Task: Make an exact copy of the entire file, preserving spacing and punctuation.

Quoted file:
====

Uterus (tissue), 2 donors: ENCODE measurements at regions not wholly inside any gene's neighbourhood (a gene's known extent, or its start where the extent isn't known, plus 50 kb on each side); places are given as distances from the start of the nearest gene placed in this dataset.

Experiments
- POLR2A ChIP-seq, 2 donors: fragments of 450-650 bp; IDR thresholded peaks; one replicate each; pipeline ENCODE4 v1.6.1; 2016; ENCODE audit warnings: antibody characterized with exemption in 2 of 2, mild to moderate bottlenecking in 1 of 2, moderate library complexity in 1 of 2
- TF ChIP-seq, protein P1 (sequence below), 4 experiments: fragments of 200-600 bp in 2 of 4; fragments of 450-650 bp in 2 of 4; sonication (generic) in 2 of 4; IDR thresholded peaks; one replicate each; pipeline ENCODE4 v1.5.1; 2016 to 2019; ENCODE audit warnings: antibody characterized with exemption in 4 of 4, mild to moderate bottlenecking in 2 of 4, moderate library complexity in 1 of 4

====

Uterus (tissue), 2 donors: ENCODE measurements at regions not wholly inside any gene's neighbourhood (a gene's known extent, or its start where the extent isn't known, plus 50 kb on each side); places are given as distances from the start of the nearest gene placed in this dataset.

Experiments
- POLR2A ChIP-seq, 2 donors: fragments of 450-650 bp; IDR thresholded peaks; one replicate each; pipeline ENCODE4 v1.6.1; 2016; ENCODE audit warnings: antibody characterized with exemption in 2 of 2, mild to moderate bottlenecking in 1 of 2, moderate library complexity in 1 of 2
- TF ChIP-seq, protein P1 (sequence below), 4 experiments: fragments of 200-600 bp in 2 of 4; fragments of 450-650 bp in 2 of 4; sonication (generic) in 2 of 4; IDR thresholded peaks; one replicate each; pipeline ENCODE4 v1.5.1; 2016 to 2019; ENCODE audit warnings: antibody characterized with exemption in 4 of 4, mild to moderate bottlenecking in 2 of 4, moderate library complexity in 1 of 4